Screenwriting Blog
Posted on by Victoria Lucia

How to Break Into Television Writing

Break Into Television Writing

Ah, the golden age of television! It's an exciting time and only getting more exciting thanks to the many streaming platforms creating new ways and new content for audiences to view. That in of itself is enough to make a screenwriter interested in breaking into television. But how? How do you even get started trying to launch a career as a T.V. writer? Well, you're in luck because today I'm talking all about how to break into the exciting world of television writing!

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Getting a job in a writer's room

Now, what does "breaking in" look like for a television writer? When you're just trying to get your career going as a T.V. writer, usually, the goal is to get staffed on a television show. To be a staffed television writer means you'll be working with other writers to develop and write stories for a specific show headed by the showrunner. The showrunner is usually the person who created the idea for the show to begin with. You can't expect to sell your show and become a showrunner instantly; you must work your way up. Early on in your career, you're looking to score one of these positions:

Production Assistant (P.A.)

While it's not a writing job, technically not even in the writer's room, being a P.A. is the start of many television writers' careers. P.A.'s basically run the office, answering phones, organizing, doing coffee and lunch runs, and handling all sorts of non-writing tasks. Working as a P.A. ideally could lead to you then being promoted to…

Writer's Assistant

Writer's Assistants have the critical task of taking thorough notes while brainstorming sessions are going on. Assistants also maintain the show bible, proofread drafts, and may even be asked to do any necessary research. Working as a writer's assistant ideally would eventually lead to you being promoted to a writing position.

Script Coordinator

Not always in the writer's room because they often go between the writing and production departments, the script coordinator's job is to proofread the various drafts of a script and stay on top of notes and revisions to make sure the current draft includes all changes. Changes can come from just about anywhere – the showrunner, the network, the studio, the writers – so the script coordinator must be very organized and liaise between these interested parties.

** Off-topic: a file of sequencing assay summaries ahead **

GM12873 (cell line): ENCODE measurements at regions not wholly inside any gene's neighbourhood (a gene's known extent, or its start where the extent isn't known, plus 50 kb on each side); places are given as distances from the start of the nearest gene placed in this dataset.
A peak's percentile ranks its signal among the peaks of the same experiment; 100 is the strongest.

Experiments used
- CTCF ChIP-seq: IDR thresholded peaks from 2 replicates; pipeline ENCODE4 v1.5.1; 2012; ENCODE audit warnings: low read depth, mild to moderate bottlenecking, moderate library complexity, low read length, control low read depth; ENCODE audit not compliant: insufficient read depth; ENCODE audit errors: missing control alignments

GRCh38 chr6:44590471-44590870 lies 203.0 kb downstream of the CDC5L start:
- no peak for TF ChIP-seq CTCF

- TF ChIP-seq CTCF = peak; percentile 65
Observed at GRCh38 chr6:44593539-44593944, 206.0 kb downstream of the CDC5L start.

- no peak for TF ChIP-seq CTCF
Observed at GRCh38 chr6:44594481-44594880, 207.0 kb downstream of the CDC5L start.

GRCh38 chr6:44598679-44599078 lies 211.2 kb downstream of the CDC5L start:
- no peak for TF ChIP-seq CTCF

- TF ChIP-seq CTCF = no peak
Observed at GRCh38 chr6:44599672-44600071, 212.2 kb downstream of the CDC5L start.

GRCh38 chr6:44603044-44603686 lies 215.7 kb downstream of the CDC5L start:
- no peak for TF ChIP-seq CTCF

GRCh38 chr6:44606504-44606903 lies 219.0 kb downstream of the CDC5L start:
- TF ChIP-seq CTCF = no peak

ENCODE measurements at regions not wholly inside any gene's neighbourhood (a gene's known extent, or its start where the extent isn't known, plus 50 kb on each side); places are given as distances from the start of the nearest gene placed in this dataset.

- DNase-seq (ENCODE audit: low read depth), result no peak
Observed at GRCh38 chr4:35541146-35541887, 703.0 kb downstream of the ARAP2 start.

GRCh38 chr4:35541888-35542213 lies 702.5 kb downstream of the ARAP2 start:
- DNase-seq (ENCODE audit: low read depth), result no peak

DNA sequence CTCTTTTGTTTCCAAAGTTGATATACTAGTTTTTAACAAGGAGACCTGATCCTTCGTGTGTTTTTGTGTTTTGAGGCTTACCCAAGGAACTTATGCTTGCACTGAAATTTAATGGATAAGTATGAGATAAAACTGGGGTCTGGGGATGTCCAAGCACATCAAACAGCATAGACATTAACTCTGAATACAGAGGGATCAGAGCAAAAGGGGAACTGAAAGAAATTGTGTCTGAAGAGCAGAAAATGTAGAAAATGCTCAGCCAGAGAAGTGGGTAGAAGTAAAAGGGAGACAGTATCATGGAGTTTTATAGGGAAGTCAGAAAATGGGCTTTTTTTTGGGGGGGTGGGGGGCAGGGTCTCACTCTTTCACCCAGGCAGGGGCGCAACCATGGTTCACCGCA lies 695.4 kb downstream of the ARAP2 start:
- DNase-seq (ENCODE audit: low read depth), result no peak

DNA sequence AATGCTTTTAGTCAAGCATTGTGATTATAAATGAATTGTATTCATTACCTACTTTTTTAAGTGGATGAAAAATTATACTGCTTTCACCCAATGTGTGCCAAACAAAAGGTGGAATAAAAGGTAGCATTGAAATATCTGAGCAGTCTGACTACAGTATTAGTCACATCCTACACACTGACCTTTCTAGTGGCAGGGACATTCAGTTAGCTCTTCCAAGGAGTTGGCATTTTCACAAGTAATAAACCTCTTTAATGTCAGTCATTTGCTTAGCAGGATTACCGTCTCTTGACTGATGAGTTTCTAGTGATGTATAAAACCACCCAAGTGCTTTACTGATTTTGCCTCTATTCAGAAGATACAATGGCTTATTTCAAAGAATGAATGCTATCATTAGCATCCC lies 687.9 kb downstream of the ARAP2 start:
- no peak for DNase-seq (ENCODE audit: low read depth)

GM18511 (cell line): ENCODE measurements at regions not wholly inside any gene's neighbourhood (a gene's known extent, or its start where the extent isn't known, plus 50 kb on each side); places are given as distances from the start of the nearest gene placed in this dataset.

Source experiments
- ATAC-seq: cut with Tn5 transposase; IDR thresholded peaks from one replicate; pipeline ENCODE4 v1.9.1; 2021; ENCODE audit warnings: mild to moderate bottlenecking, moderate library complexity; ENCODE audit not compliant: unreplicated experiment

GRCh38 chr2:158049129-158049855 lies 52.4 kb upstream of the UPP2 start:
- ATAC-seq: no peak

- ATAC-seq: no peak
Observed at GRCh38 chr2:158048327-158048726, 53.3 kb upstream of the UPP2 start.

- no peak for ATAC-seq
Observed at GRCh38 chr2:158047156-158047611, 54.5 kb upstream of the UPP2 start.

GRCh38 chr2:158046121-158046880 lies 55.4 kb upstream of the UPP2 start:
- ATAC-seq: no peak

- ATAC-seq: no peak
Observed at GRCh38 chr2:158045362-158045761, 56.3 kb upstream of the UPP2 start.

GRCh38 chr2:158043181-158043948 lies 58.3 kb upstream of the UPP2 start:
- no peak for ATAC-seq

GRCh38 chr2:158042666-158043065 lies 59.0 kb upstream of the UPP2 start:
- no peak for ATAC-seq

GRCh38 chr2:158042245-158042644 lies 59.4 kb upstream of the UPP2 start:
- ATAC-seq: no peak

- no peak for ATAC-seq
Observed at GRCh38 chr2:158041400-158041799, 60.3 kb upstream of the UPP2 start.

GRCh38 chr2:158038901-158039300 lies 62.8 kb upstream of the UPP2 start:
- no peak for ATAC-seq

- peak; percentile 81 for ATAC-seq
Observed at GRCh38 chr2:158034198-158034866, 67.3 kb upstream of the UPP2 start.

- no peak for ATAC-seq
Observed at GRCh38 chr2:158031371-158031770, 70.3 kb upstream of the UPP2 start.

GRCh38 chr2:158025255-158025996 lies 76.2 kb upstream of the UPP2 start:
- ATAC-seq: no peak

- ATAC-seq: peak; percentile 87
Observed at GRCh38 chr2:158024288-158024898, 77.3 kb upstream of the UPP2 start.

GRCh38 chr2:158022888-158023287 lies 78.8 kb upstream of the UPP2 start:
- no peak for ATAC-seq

Staff Writer

A writing position! Staff writers can be involved in brainstorming sessions, working on breaking stories, and character development. You probably won't be able to pen your own script at this point, but at least you're learning and are actively involved in the writing process.

How do you get there now that you know what you're hoping to achieve as a newbie writer?

Networking

Networking is critical! You never know what meeting will be the one that sets your career on the right path. Networking can lead to you getting to know agents or managers who could potentially represent you. You’ll need them to submit your work to shows and get staffed.

Networking has the added benefit of allowing you to meet other writers. Having a community of writer friends can be a great way to keep up with the latest writing opportunities.

Screenwriting Competitions and Fellowships

Screenwriting competitions can be an excellent way for writers to break into the industry, network, and gain access to opportunities they wouldn't have otherwise. Some competitions offer mentorships or meetings with industry members, which can be an incredible opportunity for writers just starting. Some television networks offer writing competitions, programs, and fellowships to bring in new writers and mentor them with the hopes of finding a staff position for them at the end of the program. While highly competitive, these programs can be an excellent way for television writers to launch their careers. Some notable writers programs to check out include Nickelodeon's Writing Program, the Disney General Entertainment Content (DGE) Writing Program, and NBC's Writers on the Verge program.

Keep Writing!

To end up as a writer on a television show, you’re going to need a body of work to show off. That work will get you in the door with an agent who will help you find a good fit for a show. But that writing will not come easy, because meanwhile, you’ll be working hard at one of the jobs mentioned above. You must find time to write, even if it’s in the middle of the night, early mornings, or forgoing time with friends. Your writing work will be EVERYTHING, so don’t think that you can slack on it for a second.

Should I Move to Los Angeles?

While during the pandemic, we saw more writer's rooms become virtual, the common belief is still that Los Angeles is the place to be if you want to make a career out of television writing. I agree, but that doesn't mean there won't be opportunities for T.V. writers outside of L.A. Keep your eyes peeled for chances or opportunities that could come your way, or head to a different screenwriting hub to find options.

Remember, most screenwriters' experiences of breaking into the industry and landing a paid writing job are very different! Rarely do two writers have the same journey to success. Breaking into the television industry is a unique challenge that's full of ups and downs. It’s simply part of the process and one you should fully understand before you jump in. You never know what's going to be the moment that kickstarts your career! Stay dedicated and persistent, and as always, keep writing!

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